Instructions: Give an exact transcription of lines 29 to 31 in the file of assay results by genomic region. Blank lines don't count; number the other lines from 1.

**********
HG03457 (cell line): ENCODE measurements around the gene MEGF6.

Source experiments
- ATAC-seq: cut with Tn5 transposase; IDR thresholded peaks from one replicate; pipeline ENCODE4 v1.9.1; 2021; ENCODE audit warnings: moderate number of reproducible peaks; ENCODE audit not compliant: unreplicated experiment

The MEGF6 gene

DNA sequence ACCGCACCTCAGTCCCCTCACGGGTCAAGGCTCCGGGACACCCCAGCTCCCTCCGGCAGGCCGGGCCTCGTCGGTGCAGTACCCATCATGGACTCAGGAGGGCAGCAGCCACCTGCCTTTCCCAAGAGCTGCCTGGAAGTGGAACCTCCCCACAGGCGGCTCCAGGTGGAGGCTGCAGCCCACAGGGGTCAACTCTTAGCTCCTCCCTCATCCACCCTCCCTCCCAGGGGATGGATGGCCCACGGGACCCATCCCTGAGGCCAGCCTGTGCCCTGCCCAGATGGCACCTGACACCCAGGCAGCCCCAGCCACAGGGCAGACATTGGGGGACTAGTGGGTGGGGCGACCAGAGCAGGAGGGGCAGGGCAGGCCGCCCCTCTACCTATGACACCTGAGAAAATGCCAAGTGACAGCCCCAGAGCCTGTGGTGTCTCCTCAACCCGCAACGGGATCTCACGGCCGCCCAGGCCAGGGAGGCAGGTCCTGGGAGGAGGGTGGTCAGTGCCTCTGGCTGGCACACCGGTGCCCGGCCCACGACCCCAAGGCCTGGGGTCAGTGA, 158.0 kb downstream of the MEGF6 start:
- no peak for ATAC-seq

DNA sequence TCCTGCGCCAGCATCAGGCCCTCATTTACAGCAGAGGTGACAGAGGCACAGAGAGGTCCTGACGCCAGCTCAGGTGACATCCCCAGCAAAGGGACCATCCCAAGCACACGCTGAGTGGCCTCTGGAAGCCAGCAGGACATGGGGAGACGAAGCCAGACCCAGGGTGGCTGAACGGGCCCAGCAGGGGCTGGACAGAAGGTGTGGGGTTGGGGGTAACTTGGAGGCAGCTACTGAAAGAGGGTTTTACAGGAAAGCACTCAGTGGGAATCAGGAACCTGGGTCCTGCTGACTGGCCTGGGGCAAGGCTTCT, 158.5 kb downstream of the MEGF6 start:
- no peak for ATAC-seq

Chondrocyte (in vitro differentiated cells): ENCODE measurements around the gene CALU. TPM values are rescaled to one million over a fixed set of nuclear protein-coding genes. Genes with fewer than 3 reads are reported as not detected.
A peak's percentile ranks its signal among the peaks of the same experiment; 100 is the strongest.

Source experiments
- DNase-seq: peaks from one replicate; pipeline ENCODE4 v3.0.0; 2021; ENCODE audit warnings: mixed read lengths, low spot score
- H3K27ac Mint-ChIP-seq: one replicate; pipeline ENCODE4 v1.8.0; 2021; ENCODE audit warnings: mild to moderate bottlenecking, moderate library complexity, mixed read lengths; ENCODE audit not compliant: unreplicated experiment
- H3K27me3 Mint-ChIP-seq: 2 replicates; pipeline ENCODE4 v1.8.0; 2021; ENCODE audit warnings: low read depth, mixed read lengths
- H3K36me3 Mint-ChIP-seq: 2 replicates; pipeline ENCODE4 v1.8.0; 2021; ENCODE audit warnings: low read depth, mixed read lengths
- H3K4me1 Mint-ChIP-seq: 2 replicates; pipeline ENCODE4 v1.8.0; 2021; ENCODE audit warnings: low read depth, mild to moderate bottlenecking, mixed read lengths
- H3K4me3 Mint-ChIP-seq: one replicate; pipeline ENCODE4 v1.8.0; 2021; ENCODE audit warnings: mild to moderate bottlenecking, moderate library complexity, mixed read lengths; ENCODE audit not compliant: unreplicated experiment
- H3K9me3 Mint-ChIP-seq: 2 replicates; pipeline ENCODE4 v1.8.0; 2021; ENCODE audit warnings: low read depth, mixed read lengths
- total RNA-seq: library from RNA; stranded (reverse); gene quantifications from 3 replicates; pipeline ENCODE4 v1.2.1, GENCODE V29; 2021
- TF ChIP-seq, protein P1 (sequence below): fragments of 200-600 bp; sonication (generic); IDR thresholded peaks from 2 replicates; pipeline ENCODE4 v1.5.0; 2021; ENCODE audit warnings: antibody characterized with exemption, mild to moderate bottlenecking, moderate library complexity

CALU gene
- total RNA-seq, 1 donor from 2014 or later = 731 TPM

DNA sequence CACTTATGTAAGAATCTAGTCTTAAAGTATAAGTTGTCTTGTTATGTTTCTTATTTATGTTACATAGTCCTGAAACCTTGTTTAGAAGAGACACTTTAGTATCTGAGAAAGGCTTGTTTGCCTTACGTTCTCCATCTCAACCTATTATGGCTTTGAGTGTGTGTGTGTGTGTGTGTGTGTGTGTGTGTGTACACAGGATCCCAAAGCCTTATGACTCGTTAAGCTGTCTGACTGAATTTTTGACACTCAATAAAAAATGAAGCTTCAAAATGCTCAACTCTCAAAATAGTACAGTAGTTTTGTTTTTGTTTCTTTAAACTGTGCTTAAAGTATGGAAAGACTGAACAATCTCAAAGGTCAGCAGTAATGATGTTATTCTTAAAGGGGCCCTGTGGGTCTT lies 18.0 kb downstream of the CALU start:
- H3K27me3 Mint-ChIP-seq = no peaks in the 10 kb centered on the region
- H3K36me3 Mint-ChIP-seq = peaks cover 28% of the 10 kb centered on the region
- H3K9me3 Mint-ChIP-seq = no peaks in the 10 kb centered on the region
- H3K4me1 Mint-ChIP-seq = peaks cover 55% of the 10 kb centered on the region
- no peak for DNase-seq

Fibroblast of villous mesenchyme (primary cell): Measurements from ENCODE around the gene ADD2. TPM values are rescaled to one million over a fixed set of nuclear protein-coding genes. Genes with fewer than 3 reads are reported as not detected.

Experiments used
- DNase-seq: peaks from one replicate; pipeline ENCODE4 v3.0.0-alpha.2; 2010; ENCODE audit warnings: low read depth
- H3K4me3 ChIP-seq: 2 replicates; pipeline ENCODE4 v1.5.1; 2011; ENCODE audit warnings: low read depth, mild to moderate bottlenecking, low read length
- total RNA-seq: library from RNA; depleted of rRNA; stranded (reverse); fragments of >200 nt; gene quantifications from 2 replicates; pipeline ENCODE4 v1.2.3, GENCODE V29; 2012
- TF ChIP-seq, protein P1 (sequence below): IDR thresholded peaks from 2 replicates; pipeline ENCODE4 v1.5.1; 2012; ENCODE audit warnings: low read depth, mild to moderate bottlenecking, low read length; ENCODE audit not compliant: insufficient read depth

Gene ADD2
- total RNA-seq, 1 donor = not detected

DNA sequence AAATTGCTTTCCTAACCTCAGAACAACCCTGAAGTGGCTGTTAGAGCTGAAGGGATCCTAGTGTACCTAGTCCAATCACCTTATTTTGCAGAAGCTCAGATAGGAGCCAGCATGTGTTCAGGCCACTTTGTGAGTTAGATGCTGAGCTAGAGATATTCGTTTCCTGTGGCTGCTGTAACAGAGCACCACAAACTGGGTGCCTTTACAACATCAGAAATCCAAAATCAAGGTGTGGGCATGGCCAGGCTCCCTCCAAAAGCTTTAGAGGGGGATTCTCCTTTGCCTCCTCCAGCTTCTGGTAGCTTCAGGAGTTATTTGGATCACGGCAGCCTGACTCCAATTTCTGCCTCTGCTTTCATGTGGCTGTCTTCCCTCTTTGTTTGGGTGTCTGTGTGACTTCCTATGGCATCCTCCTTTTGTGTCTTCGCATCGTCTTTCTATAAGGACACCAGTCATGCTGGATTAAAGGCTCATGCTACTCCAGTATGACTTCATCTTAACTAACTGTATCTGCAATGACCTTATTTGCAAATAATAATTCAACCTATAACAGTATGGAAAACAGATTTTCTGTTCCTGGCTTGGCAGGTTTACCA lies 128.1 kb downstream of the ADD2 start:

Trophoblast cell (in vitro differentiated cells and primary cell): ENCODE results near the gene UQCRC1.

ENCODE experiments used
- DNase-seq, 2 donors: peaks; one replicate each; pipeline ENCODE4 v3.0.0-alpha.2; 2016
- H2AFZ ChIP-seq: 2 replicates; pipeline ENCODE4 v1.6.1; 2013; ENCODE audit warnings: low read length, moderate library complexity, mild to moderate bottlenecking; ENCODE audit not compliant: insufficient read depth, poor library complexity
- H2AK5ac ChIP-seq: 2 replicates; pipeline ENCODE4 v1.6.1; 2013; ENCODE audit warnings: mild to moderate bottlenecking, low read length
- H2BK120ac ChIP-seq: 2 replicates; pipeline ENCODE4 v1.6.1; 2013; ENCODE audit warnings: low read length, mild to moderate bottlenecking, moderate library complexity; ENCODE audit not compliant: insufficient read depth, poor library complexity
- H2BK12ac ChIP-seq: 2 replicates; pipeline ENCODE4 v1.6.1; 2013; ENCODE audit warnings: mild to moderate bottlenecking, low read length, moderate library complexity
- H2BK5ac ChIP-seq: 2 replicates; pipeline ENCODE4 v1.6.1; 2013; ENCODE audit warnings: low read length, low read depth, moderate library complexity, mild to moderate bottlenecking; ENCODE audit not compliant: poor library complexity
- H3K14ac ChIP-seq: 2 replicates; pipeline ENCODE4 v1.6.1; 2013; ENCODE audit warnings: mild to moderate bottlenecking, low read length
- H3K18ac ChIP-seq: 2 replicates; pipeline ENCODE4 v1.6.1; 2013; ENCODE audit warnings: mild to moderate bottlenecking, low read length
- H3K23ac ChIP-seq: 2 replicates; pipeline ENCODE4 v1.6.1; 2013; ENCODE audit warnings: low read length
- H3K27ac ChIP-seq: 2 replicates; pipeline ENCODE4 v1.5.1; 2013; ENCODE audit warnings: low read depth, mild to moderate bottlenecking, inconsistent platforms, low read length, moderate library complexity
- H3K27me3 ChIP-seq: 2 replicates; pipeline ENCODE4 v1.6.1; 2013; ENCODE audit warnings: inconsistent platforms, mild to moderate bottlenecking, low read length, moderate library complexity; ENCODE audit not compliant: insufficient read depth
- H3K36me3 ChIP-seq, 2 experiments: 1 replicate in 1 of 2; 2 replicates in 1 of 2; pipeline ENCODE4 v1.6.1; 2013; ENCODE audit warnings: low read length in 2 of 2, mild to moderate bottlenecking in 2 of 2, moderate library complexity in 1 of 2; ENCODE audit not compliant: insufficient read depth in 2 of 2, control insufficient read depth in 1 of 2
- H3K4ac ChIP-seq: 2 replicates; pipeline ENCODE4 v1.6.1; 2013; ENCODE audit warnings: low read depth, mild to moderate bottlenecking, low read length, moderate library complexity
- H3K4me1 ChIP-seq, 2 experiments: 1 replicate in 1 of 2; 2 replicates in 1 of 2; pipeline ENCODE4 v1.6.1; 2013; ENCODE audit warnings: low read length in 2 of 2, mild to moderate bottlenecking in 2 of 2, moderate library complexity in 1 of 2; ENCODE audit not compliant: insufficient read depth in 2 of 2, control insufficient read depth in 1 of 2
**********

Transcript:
Fibroblast of villous mesenchyme (primary cell): Measurements from ENCODE around the gene ADD2. TPM values are rescaled to one million over a fixed set of nuclear protein-coding genes. Genes with fewer than 3 reads are reported as not detected.

Experiments used
- DNase-seq: peaks from one replicate; pipeline ENCODE4 v3.0.0-alpha.2; 2010; ENCODE audit warnings: low read depth